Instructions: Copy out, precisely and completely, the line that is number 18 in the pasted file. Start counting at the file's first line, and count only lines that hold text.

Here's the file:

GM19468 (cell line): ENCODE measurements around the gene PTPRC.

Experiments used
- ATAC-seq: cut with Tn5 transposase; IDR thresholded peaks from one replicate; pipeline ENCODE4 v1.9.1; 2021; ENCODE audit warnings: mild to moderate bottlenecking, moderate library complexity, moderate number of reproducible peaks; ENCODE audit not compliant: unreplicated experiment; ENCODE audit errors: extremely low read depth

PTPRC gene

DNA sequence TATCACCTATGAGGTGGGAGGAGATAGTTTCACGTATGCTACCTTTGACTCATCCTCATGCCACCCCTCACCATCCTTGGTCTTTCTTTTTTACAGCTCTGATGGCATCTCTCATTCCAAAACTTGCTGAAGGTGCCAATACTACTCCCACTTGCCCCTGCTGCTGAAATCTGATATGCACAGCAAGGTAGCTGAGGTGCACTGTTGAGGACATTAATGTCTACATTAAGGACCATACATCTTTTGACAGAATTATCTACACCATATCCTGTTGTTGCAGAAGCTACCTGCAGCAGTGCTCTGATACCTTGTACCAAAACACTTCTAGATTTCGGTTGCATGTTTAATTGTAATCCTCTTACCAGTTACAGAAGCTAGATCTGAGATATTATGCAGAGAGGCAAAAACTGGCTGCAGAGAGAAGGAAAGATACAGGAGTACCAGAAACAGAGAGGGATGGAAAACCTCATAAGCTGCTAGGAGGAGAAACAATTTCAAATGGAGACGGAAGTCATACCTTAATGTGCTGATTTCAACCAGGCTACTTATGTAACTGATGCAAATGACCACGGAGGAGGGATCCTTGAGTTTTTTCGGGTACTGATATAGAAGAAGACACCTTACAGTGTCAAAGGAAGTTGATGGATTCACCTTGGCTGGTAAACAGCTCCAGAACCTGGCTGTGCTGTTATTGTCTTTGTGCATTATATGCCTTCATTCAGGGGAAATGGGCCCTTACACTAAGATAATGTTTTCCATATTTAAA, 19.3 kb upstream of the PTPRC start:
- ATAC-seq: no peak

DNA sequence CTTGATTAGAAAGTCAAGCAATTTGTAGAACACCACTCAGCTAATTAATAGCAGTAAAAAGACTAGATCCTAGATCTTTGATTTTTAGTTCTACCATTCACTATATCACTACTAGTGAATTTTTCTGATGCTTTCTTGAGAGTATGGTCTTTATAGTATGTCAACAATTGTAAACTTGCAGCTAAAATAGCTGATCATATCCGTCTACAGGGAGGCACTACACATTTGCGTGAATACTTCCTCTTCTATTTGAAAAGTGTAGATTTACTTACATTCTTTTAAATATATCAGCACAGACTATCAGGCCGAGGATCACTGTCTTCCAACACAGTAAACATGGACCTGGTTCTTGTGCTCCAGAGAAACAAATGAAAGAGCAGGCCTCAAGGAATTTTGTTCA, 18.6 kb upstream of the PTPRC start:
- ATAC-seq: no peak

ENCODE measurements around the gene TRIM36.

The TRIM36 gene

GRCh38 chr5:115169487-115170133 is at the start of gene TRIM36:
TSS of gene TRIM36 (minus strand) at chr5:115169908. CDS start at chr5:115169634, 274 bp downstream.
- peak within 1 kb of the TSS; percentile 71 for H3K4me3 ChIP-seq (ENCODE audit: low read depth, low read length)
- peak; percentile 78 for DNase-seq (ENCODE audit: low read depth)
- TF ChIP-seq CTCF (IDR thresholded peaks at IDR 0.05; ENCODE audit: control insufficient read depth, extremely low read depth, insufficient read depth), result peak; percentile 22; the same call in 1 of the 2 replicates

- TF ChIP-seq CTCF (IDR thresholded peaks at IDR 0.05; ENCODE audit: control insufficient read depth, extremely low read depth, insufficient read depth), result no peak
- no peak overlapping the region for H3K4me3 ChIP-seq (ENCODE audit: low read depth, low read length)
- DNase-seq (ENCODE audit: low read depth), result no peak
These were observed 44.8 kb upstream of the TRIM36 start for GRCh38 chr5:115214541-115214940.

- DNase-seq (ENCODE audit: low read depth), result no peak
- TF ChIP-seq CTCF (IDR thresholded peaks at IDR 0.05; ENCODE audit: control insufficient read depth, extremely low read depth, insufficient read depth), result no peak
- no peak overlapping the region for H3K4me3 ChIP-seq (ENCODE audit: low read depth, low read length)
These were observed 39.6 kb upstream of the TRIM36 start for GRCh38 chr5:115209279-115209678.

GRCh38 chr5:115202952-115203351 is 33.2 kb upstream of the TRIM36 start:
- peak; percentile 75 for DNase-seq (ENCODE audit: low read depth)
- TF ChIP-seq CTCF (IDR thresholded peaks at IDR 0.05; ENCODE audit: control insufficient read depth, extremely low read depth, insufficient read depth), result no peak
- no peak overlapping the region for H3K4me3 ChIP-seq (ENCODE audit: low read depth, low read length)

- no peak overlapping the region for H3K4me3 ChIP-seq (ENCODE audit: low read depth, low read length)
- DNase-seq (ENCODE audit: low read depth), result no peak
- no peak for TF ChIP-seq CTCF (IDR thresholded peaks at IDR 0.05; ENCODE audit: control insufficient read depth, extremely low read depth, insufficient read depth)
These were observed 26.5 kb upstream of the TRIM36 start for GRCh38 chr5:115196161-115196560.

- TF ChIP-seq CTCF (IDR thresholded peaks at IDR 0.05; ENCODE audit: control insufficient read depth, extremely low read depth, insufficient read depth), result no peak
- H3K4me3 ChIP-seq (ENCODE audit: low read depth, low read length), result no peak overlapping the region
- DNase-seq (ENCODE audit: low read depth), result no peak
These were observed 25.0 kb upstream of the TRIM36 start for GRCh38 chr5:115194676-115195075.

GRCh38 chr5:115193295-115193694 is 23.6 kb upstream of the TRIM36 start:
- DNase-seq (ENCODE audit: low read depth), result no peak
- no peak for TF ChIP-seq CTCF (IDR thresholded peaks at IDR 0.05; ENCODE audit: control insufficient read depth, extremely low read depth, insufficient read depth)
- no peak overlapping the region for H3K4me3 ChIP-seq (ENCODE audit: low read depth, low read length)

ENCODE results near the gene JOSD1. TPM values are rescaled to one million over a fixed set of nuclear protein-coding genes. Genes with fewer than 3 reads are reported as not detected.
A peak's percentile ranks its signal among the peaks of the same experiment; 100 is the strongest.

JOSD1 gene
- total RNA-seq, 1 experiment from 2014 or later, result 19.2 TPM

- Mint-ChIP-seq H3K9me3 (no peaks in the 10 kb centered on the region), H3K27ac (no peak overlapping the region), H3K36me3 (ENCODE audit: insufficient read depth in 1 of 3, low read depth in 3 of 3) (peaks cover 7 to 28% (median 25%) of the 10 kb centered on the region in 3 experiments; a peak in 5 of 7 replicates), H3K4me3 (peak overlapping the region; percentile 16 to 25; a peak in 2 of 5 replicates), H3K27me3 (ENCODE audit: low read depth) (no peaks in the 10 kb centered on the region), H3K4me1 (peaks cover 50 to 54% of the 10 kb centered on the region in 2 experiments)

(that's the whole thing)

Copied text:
- DNase-seq (ENCODE audit: low read depth), result no peak